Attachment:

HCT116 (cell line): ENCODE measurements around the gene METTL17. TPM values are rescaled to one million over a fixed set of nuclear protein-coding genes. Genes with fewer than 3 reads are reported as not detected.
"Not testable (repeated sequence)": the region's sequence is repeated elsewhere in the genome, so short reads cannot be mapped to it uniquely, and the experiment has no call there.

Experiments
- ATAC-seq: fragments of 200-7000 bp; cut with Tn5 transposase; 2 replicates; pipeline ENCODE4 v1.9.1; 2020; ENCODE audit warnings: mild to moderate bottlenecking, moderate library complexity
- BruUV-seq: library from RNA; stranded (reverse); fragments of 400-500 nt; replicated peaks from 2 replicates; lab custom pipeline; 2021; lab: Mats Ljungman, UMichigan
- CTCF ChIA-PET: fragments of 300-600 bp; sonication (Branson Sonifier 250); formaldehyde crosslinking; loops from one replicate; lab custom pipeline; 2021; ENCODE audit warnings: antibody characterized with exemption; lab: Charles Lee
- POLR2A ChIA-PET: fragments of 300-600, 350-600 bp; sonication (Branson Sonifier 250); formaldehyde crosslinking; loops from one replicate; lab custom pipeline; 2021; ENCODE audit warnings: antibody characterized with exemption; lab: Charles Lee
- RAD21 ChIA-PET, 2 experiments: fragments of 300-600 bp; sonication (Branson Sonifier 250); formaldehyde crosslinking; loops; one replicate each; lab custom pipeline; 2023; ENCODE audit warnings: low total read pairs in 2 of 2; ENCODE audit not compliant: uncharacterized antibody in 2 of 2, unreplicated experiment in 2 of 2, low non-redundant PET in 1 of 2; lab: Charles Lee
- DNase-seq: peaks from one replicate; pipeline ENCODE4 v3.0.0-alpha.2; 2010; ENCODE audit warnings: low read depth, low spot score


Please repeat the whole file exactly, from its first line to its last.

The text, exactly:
HCT116 (cell line): ENCODE measurements around the gene METTL17. TPM values are rescaled to one million over a fixed set of nuclear protein-coding genes. Genes with fewer than 3 reads are reported as not detected.
"Not testable (repeated sequence)": the region's sequence is repeated elsewhere in the genome, so short reads cannot be mapped to it uniquely, and the experiment has no call there.

Experiments
- ATAC-seq: fragments of 200-7000 bp; cut with Tn5 transposase; 2 replicates; pipeline ENCODE4 v1.9.1; 2020; ENCODE audit warnings: mild to moderate bottlenecking, moderate library complexity
- BruUV-seq: library from RNA; stranded (reverse); fragments of 400-500 nt; replicated peaks from 2 replicates; lab custom pipeline; 2021; lab: Mats Ljungman, UMichigan
- CTCF ChIA-PET: fragments of 300-600 bp; sonication (Branson Sonifier 250); formaldehyde crosslinking; loops from one replicate; lab custom pipeline; 2021; ENCODE audit warnings: antibody characterized with exemption; lab: Charles Lee
- POLR2A ChIA-PET: fragments of 300-600, 350-600 bp; sonication (Branson Sonifier 250); formaldehyde crosslinking; loops from one replicate; lab custom pipeline; 2021; ENCODE audit warnings: antibody characterized with exemption; lab: Charles Lee
- RAD21 ChIA-PET, 2 experiments: fragments of 300-600 bp; sonication (Branson Sonifier 250); formaldehyde crosslinking; loops; one replicate each; lab custom pipeline; 2023; ENCODE audit warnings: low total read pairs in 2 of 2; ENCODE audit not compliant: uncharacterized antibody in 2 of 2, unreplicated experiment in 2 of 2, low non-redundant PET in 1 of 2; lab: Charles Lee
- DNase-seq: peaks from one replicate; pipeline ENCODE4 v3.0.0-alpha.2; 2010; ENCODE audit warnings: low read depth, low spot score